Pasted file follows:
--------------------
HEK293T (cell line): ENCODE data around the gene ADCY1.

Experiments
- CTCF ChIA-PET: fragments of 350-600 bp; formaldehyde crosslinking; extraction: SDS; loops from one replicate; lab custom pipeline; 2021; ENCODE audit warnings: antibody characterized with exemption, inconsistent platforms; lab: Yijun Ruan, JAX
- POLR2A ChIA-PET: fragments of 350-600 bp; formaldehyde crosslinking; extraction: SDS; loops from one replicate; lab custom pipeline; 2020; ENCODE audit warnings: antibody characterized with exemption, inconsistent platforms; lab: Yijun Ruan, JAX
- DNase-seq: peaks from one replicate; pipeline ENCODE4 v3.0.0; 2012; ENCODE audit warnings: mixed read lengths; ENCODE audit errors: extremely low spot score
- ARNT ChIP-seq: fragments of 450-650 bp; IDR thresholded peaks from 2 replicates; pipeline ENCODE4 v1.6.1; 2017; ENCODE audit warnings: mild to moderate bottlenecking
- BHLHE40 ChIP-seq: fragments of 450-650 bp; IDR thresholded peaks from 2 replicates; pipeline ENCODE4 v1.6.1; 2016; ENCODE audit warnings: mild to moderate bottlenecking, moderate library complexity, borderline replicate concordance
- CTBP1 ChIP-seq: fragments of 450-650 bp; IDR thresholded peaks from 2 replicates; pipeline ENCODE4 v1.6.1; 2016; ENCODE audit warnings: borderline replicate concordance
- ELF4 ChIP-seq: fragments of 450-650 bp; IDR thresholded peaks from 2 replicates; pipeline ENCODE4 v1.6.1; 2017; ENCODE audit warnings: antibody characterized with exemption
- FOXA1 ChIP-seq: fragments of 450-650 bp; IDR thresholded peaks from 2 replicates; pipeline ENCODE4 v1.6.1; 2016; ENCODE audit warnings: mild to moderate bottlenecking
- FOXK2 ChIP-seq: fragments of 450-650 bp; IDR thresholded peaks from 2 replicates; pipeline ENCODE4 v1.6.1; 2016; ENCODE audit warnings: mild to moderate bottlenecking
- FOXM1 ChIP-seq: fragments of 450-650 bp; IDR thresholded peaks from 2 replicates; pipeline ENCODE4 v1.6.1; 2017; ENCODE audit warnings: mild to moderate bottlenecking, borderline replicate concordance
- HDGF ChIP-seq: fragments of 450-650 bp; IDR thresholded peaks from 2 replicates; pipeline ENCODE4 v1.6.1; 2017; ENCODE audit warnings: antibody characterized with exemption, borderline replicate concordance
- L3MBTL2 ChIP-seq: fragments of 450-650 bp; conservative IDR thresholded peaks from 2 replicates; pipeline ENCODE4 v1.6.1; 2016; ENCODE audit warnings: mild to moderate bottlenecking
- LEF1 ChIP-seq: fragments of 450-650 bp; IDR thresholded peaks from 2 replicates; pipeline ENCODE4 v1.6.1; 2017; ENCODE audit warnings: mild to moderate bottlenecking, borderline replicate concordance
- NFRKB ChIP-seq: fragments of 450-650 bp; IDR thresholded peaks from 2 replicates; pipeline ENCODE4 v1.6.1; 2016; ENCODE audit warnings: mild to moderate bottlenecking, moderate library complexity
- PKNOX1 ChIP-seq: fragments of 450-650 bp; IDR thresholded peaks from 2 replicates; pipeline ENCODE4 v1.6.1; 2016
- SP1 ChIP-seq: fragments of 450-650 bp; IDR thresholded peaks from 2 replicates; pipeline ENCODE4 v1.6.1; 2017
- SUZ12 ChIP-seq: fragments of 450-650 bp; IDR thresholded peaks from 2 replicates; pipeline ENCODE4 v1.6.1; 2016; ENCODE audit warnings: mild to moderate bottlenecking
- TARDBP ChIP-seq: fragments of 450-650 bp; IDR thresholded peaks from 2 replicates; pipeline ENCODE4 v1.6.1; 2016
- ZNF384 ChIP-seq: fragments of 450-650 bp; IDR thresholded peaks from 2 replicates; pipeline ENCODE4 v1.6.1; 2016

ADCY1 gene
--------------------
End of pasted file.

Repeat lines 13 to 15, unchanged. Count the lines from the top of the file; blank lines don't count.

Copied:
- HDGF ChIP-seq: fragments of 450-650 bp; IDR thresholded peaks from 2 replicates; pipeline ENCODE4 v1.6.1; 2017; ENCODE audit warnings: antibody characterized with exemption, borderline replicate concordance
- L3MBTL2 ChIP-seq: fragments of 450-650 bp; conservative IDR thresholded peaks from 2 replicates; pipeline ENCODE4 v1.6.1; 2016; ENCODE audit warnings: mild to moderate bottlenecking
- LEF1 ChIP-seq: fragments of 450-650 bp; IDR thresholded peaks from 2 replicates; pipeline ENCODE4 v1.6.1; 2017; ENCODE audit warnings: mild to moderate bottlenecking, borderline replicate concordance